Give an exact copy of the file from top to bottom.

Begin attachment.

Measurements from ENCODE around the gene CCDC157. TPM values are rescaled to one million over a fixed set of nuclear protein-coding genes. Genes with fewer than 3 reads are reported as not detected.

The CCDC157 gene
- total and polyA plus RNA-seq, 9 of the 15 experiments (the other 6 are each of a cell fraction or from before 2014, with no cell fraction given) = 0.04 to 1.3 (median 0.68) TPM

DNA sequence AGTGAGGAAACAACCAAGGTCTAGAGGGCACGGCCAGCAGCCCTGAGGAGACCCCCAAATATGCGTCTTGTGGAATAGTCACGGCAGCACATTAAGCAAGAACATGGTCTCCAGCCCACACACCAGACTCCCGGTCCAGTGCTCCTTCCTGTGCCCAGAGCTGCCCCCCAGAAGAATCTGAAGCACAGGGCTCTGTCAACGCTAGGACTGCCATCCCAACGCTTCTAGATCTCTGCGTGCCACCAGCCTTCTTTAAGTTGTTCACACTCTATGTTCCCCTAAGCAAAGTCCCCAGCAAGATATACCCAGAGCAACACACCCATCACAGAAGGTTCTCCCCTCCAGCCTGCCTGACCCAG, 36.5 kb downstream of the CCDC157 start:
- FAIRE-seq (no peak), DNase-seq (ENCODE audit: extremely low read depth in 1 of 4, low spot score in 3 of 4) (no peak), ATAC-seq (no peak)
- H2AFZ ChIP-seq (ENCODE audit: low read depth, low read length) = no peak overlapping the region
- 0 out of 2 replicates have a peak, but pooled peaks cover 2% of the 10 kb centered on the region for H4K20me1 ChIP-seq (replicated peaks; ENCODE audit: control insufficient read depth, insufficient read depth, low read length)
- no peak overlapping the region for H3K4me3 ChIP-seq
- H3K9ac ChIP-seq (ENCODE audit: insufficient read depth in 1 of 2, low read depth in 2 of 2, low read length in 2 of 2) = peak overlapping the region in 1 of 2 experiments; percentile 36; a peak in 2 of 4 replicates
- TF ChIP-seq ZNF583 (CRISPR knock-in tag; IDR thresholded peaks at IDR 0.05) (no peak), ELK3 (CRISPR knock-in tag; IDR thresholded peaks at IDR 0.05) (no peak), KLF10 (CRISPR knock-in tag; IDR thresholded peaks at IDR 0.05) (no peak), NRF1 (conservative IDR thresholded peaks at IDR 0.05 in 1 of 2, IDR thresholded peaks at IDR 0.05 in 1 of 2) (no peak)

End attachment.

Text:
Measurements from ENCODE around the gene CCDC157. TPM values are rescaled to one million over a fixed set of nuclear protein-coding genes. Genes with fewer than 3 reads are reported as not detected.

The CCDC157 gene
- total and polyA plus RNA-seq, 9 of the 15 experiments (the other 6 are each of a cell fraction or from before 2014, with no cell fraction given) = 0.04 to 1.3 (median 0.68) TPM

DNA sequence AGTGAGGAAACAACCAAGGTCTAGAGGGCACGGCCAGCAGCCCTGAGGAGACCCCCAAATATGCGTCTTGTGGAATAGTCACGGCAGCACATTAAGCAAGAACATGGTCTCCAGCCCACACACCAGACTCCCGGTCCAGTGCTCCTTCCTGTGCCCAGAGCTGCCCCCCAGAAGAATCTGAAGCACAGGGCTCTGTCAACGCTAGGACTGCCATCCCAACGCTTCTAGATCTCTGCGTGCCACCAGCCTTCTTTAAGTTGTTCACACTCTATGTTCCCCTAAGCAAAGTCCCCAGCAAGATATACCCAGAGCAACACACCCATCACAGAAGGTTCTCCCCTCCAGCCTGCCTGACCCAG, 36.5 kb downstream of the CCDC157 start:
- FAIRE-seq (no peak), DNase-seq (ENCODE audit: extremely low read depth in 1 of 4, low spot score in 3 of 4) (no peak), ATAC-seq (no peak)
- H2AFZ ChIP-seq (ENCODE audit: low read depth, low read length) = no peak overlapping the region
- 0 out of 2 replicates have a peak, but pooled peaks cover 2% of the 10 kb centered on the region for H4K20me1 ChIP-seq (replicated peaks; ENCODE audit: control insufficient read depth, insufficient read depth, low read length)
- no peak overlapping the region for H3K4me3 ChIP-seq
- H3K9ac ChIP-seq (ENCODE audit: insufficient read depth in 1 of 2, low read depth in 2 of 2, low read length in 2 of 2) = peak overlapping the region in 1 of 2 experiments; percentile 36; a peak in 2 of 4 replicates
- TF ChIP-seq ZNF583 (CRISPR knock-in tag; IDR thresholded peaks at IDR 0.05) (no peak), ELK3 (CRISPR knock-in tag; IDR thresholded peaks at IDR 0.05) (no peak), KLF10 (CRISPR knock-in tag; IDR thresholded peaks at IDR 0.05) (no peak), NRF1 (conservative IDR thresholded peaks at IDR 0.05 in 1 of 2, IDR thresholded peaks at IDR 0.05 in 1 of 2) (no peak)